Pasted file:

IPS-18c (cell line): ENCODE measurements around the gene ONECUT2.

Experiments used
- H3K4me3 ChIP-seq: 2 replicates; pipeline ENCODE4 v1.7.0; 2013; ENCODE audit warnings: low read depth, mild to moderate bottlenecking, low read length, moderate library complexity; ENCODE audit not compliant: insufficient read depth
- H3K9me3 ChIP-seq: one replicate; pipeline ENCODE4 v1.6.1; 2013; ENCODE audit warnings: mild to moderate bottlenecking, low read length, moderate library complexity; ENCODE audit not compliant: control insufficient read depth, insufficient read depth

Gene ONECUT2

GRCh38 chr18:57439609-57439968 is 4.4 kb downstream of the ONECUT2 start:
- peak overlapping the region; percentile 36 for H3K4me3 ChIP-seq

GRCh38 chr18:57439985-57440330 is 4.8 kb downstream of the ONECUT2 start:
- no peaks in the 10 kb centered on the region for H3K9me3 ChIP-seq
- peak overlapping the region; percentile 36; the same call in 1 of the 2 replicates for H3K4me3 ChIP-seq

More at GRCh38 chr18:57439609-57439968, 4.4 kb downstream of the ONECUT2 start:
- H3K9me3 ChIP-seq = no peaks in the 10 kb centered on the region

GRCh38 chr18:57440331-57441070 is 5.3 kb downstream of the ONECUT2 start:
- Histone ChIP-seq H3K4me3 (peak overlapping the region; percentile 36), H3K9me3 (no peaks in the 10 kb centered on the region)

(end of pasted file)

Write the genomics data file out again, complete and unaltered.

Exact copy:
IPS-18c (cell line): ENCODE measurements around the gene ONECUT2.

Experiments used
- H3K4me3 ChIP-seq: 2 replicates; pipeline ENCODE4 v1.7.0; 2013; ENCODE audit warnings: low read depth, mild to moderate bottlenecking, low read length, moderate library complexity; ENCODE audit not compliant: insufficient read depth
- H3K9me3 ChIP-seq: one replicate; pipeline ENCODE4 v1.6.1; 2013; ENCODE audit warnings: mild to moderate bottlenecking, low read length, moderate library complexity; ENCODE audit not compliant: control insufficient read depth, insufficient read depth

Gene ONECUT2

GRCh38 chr18:57439609-57439968 is 4.4 kb downstream of the ONECUT2 start:
- peak overlapping the region; percentile 36 for H3K4me3 ChIP-seq

GRCh38 chr18:57439985-57440330 is 4.8 kb downstream of the ONECUT2 start:
- no peaks in the 10 kb centered on the region for H3K9me3 ChIP-seq
- peak overlapping the region; percentile 36; the same call in 1 of the 2 replicates for H3K4me3 ChIP-seq

More at GRCh38 chr18:57439609-57439968, 4.4 kb downstream of the ONECUT2 start:
- H3K9me3 ChIP-seq = no peaks in the 10 kb centered on the region

GRCh38 chr18:57440331-57441070 is 5.3 kb downstream of the ONECUT2 start:
- Histone ChIP-seq H3K4me3 (peak overlapping the region; percentile 36), H3K9me3 (no peaks in the 10 kb centered on the region)